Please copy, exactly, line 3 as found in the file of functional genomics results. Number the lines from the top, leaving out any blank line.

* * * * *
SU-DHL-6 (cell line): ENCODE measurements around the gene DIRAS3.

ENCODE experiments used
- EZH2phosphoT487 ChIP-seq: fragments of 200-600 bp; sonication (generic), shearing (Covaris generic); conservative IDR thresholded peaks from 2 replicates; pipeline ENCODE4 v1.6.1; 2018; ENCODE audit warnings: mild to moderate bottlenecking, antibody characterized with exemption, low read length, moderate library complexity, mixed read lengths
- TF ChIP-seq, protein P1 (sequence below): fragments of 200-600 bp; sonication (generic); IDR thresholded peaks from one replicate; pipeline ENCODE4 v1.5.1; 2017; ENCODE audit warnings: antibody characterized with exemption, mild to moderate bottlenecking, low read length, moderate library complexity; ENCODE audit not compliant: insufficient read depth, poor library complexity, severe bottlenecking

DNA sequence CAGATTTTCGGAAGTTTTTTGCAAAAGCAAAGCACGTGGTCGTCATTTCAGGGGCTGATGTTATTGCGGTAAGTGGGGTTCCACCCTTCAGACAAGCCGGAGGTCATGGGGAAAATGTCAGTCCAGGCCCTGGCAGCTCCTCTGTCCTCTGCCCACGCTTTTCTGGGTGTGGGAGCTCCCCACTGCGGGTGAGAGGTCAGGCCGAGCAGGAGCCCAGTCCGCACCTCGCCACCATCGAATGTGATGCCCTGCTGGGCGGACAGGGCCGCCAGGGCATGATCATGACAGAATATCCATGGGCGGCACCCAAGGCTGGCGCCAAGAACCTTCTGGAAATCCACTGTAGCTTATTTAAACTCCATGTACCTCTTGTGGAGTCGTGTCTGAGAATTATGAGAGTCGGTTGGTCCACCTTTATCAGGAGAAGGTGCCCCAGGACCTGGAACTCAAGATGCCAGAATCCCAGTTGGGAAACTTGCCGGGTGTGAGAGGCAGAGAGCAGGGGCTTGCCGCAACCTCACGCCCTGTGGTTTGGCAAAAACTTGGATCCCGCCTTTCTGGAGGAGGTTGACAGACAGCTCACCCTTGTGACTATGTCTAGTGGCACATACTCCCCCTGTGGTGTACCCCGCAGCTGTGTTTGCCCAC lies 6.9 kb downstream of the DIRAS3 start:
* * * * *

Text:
- EZH2phosphoT487 ChIP-seq: fragments of 200-600 bp; sonication (generic), shearing (Covaris generic); conservative IDR thresholded peaks from 2 replicates; pipeline ENCODE4 v1.6.1; 2018; ENCODE audit warnings: mild to moderate bottlenecking, antibody characterized with exemption, low read length, moderate library complexity, mixed read lengths